Amplitude manages to be both a throwback, and as relevant as ever. This feels like a Harmonix with the shackles off, free to unleash their creative side onto the rhythm-action genre once again. With its initial simplicity, mesmerising visuals, and a great marriage of music to game mechanics, Harmonix have given the world a better Amplitude. One that is simply a superb title.
Easy to pick up and play, Amplitude is a must-have for gamers who love rhythm/music games. Local multiplayer and various difficulty settings make Amplitude excellent value for money, though a lack of online multiplayer or additional DLC hurts long-term longevity.
Amplitude is a solid remix of the original that should win over longtime fans as well as new players who want to explore a fresh version of a game that brought Harmonix into prominence. The track list could have been fuller in terms of quantity and genre variety, but the gameplay remains challenging, crisp, and energetic. Put on a pair of quality headphones, and Amplitude is worth every note.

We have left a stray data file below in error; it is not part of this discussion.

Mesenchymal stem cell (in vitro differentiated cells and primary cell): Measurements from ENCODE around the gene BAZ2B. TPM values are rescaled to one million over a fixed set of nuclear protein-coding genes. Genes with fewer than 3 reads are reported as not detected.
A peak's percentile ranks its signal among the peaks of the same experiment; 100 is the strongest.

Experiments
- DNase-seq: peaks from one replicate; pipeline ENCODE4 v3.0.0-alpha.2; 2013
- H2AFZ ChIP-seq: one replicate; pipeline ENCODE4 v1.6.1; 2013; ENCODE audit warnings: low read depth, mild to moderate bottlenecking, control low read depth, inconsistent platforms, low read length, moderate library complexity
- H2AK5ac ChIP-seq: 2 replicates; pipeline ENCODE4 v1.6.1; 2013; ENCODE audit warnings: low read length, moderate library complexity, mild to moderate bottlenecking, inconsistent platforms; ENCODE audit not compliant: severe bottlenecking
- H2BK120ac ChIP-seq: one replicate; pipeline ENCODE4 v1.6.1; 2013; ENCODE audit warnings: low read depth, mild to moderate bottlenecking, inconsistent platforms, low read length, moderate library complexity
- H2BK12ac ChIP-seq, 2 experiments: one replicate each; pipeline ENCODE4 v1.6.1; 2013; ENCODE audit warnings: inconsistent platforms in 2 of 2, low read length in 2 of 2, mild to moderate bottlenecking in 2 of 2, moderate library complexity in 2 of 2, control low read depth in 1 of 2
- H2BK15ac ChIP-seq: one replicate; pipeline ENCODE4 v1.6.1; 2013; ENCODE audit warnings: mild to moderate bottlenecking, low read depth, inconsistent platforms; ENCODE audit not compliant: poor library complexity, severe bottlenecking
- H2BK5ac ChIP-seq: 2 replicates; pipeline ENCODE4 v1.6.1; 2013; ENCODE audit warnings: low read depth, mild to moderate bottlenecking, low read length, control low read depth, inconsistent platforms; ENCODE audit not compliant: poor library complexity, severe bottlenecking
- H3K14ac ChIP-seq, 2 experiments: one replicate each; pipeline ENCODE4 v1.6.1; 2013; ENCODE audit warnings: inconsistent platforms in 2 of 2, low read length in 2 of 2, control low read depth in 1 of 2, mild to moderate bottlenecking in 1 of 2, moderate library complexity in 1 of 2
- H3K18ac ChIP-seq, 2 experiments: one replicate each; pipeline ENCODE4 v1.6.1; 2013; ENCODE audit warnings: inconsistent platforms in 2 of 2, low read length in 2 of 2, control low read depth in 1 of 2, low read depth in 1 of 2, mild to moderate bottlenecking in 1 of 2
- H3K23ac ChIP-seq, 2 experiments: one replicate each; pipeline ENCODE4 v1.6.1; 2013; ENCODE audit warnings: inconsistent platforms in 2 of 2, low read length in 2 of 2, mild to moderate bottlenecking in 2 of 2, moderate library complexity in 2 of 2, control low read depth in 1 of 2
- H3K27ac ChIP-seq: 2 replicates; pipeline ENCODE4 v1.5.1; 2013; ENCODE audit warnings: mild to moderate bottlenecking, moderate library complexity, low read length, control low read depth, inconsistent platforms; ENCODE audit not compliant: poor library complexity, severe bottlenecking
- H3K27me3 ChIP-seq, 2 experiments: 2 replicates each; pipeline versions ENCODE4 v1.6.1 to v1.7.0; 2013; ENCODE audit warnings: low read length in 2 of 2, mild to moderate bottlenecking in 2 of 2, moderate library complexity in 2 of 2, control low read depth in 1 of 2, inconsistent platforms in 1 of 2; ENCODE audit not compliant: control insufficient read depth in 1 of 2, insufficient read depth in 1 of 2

As a faithful fan of both FreQuency and Amplitude, I'm satisfied with the reboot Harmonix has so lovingly crafted, but as a much different product than the loud, raucous Amplitude I fell in love with as a teenager. I won't keep returning to this Amplitude like I do the 2004 version despite enjoying the soundtrack because it lacks the same kind of replay value for me, but as its own being it absolutely stands on its own feet as a music title evocative of games like Rez or Child of Eden. If you're looking for the next evolution of classic rhythm gaming, this is it...let's just get some additional tracks added into the fold in the future.
Amplitude hits both highs and lows, but is the kind of score-hunting, high difficulty challenge that rhythm fans will love if they're looking for something fresh. A solid revival for a pillar of the genre.
Amplitude is a labor of love, polished to a beautiful shine and put into fans' hands by a developer that truly cares about the experience they are offering in revisiting this cult classic. Despite its clean exterior and simple, yet fun gameplay, I fear many will be rather quickly turned away by the steep difficulty curve and a track list that is only good, not great.
In the end, Amplitude isn't quite the masterpiece that many had expected. The idea of a concept album for the Campaign mode is good, but the execution has too many interruptions that prevent the concept from being fully realized. Also, the idea for song unlocks is good considering the game only has 30+ to choose from, but some of the unlocking requirements aren't good incentives to keep playing. On the other hand, the gameplay is fun and interesting for the rhythm genre, and the song selection is very good for fans of electronic music. Fans of rhythm games should check it out.